Like Faraday’s “The chemical history of a candle”, electric arcs have been studied extensively and recorded in Hertha Ayerton’s “The Electric Arc” (Which I obviously haven’t read because I am supposed to be studying propulsion) . This is partly due to their applications in various fields but mostly because they look (and sound) cool. The formation of an arc proceeds through the electric breakdown of the gas in which they operate (the propellant in our case). High voltages cause thermionic emission of electrons from the electrodes which ionise the propellant, heating it to the high temperatures required in an electrothermal thruster. Like all circuit elements, arcs have their own voltage-current characteristic and it’s a good idea to discuss it here.
The graph is divided into various regions, each with their own properties.
In region O-A, the voltage is small and the electric field just collects the stray charges (mostly electrons) created by other sources (like cosmic rays). Region A-B is called the first Townsend region and it is where the stray electrons acquire enough energy to ionise other atoms by collision. Region B-C, the second Townsend region, is where even the positive ions acquire enough energy to knock out electrons from the cathode by bombardment.
The dotted line at C-D indicates something interesting. This is where the discharge becomes momentarily unstable and the arc switches to a new lower voltage mode. The voltage Vc is called the sparking potential. Beyond C, a normal discharge called a glow discharge sets up which, while having no practical applications in propulsion, looks pretty.
The region F-G is where practically interesting things happen, the voltage near the cathode drops abruptly and a new type of discharge called an arc discharge develops. This discharge’s resistance drops rapidly as the voltage is changed, hence a ballast resistor is needed to protect the electrode from vaporisation. Ionisation is now vigorous with electrons flowing from the cathode to the anode and the propellant ions the other way. This is where the fun starts !
Now people might ask,
“You wanted high temperature not in contact with the metal, what about the electrodes.”
Well, all arcs have a profile that tells how a property changes along it’s length. A typical arc profile is given below.
The positive column is where the most thermally excited particles are found. Temperature here can range anywhere between 5000 to 50,000 K depending on the current. So, now you have a way to heat the propellant to a much higher temperature than the melting point of the thruster body. The core of the propellant column can now be made much hotter than the part that touches the thruster directly thus greatly enhancing the exhaust speed. Good going !
In spirit of theoretical physics around the world, let us assume the arc to be a uniform cylinder. One of the various hand rules thought in your school will tell you that the magnetic field lines around the arc are in the form of concentric circles centred on the axis of the arc. This magnetic (self) field applies a force on the current that creates it, pushing the particles inwards. This is where things go wrong.
If the magnetic force exceeds the gas-kinetic pressure on the inside of the arc, the arcs starts contracting at the point where this happens. This is called pinching. Pinching is more adverse if the arc is allowed to bend. Bending (or kinking) increases the magnetic field on the concave side of the bend leading to even more pinching. (see diagram)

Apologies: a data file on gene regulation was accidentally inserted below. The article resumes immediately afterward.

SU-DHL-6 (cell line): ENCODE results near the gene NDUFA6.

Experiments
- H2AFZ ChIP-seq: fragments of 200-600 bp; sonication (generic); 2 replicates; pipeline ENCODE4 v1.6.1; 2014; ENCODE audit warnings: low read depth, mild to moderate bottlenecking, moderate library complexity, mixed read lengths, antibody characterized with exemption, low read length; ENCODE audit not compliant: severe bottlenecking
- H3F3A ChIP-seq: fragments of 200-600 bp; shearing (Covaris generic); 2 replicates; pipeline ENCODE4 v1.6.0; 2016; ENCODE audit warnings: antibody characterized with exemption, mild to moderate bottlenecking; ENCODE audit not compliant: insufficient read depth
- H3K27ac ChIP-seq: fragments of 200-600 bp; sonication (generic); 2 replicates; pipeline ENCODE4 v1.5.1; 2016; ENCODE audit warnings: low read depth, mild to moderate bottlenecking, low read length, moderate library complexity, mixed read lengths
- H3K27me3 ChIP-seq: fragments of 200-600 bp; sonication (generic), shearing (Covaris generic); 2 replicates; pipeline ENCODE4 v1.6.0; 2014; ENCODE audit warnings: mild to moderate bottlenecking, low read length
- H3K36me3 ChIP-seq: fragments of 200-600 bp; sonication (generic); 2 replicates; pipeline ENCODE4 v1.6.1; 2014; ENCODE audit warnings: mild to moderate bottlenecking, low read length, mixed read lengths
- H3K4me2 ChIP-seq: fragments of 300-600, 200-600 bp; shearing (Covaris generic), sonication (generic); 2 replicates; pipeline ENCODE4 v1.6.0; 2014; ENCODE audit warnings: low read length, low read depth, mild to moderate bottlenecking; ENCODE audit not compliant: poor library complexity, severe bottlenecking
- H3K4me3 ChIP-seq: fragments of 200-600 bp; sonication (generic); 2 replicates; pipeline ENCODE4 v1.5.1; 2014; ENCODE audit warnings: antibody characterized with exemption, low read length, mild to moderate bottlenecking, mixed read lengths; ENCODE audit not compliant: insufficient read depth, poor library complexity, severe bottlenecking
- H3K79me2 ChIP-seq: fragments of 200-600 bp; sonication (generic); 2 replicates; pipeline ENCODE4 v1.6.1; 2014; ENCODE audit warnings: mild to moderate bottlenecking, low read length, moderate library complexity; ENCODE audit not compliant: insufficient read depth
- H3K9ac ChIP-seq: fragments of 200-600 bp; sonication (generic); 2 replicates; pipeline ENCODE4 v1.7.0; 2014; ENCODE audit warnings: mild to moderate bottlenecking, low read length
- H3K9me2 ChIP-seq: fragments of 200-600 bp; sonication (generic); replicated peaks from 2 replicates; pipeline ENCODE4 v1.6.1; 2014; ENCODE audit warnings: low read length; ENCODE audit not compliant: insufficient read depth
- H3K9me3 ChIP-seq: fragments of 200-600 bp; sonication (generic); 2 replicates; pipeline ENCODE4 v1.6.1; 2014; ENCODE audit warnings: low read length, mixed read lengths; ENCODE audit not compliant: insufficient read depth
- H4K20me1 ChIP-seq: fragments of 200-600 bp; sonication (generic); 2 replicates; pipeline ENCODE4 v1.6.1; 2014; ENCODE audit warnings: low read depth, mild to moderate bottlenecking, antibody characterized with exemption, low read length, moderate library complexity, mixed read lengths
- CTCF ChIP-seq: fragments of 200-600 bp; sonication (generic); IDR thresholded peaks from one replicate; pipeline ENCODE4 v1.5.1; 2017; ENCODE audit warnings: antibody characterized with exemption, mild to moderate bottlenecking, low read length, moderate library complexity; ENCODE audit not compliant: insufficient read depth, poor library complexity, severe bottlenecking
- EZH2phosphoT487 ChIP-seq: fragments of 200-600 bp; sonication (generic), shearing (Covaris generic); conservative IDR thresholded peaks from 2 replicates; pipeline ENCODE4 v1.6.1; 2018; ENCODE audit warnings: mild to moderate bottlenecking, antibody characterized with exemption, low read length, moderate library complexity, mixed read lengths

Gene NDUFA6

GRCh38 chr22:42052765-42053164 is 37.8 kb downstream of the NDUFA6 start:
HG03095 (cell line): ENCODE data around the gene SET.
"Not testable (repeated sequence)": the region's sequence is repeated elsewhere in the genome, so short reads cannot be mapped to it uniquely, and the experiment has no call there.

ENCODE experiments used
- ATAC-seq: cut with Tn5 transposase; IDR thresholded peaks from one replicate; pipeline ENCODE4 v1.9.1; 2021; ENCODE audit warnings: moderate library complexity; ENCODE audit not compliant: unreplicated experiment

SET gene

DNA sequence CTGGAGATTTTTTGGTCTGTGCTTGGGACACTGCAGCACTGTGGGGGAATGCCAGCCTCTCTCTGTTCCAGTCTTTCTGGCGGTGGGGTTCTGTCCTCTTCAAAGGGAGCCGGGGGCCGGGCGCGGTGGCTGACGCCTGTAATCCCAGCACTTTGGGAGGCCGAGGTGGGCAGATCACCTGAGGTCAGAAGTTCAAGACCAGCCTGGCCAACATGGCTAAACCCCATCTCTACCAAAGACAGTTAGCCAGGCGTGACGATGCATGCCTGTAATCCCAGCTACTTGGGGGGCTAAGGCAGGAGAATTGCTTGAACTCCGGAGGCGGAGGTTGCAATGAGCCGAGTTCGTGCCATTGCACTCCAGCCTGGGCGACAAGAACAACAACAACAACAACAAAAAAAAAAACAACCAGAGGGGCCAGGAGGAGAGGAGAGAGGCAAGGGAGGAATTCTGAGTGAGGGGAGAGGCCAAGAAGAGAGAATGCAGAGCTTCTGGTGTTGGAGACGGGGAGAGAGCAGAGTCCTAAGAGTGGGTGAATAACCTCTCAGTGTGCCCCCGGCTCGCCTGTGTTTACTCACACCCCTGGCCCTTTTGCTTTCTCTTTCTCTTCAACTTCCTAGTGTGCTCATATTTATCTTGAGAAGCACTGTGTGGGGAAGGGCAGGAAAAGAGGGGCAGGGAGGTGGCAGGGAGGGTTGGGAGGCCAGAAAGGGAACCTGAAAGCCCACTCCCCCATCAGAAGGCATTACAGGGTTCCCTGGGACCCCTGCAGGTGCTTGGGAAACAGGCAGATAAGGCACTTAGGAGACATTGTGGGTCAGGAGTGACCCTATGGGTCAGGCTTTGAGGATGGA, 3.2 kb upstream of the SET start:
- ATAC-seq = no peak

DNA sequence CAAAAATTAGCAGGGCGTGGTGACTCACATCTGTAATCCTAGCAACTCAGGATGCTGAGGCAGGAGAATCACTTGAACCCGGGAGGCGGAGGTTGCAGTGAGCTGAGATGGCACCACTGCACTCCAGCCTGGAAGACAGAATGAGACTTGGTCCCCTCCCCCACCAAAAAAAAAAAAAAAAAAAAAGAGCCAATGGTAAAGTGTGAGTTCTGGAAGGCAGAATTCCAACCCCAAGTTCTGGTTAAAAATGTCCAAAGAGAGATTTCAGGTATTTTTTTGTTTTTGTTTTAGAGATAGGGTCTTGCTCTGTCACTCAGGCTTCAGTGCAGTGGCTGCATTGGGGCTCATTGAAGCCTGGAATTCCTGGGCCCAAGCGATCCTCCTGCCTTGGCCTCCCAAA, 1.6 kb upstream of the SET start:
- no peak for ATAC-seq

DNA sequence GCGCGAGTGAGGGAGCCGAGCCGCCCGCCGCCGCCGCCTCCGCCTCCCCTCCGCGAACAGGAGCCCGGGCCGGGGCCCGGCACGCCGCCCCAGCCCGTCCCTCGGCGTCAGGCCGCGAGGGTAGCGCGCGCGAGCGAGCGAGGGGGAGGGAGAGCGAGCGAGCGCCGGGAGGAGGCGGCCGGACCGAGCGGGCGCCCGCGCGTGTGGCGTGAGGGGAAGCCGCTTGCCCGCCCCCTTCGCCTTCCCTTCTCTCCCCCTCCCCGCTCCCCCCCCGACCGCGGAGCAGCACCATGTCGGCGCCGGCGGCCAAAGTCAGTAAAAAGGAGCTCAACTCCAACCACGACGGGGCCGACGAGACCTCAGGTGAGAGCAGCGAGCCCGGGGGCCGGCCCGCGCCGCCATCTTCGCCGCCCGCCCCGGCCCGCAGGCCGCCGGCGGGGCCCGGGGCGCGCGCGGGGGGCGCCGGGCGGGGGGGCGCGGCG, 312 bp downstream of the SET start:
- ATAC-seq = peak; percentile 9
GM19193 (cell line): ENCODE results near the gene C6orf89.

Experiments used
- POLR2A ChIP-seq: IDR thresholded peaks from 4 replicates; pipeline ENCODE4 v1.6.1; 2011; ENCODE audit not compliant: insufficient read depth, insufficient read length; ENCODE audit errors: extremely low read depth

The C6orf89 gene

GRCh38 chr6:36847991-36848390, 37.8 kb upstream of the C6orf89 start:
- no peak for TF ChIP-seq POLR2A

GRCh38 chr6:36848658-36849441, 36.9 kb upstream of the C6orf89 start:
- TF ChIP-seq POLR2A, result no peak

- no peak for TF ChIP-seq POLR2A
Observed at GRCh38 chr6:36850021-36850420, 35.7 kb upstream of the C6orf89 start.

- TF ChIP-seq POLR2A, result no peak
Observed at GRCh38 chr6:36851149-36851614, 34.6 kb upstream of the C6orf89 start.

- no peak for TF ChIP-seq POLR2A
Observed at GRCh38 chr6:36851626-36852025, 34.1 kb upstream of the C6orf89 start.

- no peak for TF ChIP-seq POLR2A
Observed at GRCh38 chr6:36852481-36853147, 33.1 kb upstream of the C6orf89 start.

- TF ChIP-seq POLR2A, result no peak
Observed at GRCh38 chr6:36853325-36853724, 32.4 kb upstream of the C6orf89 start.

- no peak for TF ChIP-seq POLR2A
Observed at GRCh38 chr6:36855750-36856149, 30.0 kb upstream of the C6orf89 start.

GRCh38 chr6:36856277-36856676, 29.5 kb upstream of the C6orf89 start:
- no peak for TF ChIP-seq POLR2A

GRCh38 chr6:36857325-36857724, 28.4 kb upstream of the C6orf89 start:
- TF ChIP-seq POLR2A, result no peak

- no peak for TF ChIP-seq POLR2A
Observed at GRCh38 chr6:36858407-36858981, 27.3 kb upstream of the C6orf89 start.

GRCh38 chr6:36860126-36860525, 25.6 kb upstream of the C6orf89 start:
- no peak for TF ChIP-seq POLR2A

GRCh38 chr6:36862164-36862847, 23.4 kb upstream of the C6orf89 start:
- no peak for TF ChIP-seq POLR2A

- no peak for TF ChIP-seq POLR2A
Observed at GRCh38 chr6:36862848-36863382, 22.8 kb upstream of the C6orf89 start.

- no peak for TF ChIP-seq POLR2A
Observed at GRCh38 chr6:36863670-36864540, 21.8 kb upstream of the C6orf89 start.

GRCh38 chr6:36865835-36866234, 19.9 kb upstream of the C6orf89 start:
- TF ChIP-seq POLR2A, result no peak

Pinching might lead to the breaking of the arc which is not a good thing considering the whole damned process we underwent to get an arc discharge. It’s a good idea to try to alleviate these problems while designing the thruster. This is usually done in two ways,
- Vortex stabilization, where the propellant is injected into the thruster tangentially to the arc. This induces a spin and prevents both kinking and pinching by stabilising it centrifugally.
- Constriction, where the arc is constricted to a small space so that it can’t bend. These techniques are almost always used together for maximum efficiency.
A typical thruster
The complete design of a 30-kw arcjet thruster is given in the diagrams below along with the operating conditions.
As can be seen in the last diagram above, the arc culminates in a spread over the anode nozzle. This also gives rise to a destabilisation problem.
The part where the arc attaches to the anode is quite creatively called the “anode attachment”. To prevent erosion of the anode, it must be spread symmetrically over the whole circular cross section . If the attachment is to collapse into a single spoke even for a second, it would mean the end of the anode due to high concentration of kinetic particles. An axial magnetic field is generally used to prevent this from happening. The magnetic field forces the particles to spread out uniformly over the cross section as they spiral along the field lines.
This was the basic breakdown of how arcjets work and the problems they face. As is seen in the thruster characteristic table, these are much more efficient than resistojets due to higher exhaust speeds. Frozen flow losses do exist but the efficiency of the thruster makes up for them.
Both of these thruster discussed use electricity to heat the propellant. However, there are better ways to gain high exhaust speeds without thermodynamics coming for the rescue.
So, I’ll leave ion thrusters for the next article.
Merry Christmas !
 Robert G. Jahn “Physics of Electric Propulsion”